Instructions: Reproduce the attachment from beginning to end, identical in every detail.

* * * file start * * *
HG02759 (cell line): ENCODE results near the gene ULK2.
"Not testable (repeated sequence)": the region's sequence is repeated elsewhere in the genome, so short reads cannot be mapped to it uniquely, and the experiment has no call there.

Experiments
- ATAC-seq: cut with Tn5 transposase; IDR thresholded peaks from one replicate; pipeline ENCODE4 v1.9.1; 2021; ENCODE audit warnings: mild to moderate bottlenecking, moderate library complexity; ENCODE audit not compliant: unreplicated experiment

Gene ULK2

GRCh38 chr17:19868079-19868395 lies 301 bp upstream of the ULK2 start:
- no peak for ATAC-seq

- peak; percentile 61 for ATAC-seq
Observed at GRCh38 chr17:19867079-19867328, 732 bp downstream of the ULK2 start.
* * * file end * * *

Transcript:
HG02759 (cell line): ENCODE results near the gene ULK2.
"Not testable (repeated sequence)": the region's sequence is repeated elsewhere in the genome, so short reads cannot be mapped to it uniquely, and the experiment has no call there.

Experiments
- ATAC-seq: cut with Tn5 transposase; IDR thresholded peaks from one replicate; pipeline ENCODE4 v1.9.1; 2021; ENCODE audit warnings: mild to moderate bottlenecking, moderate library complexity; ENCODE audit not compliant: unreplicated experiment

Gene ULK2

GRCh38 chr17:19868079-19868395 lies 301 bp upstream of the ULK2 start:
- no peak for ATAC-seq

- peak; percentile 61 for ATAC-seq
Observed at GRCh38 chr17:19867079-19867328, 732 bp downstream of the ULK2 start.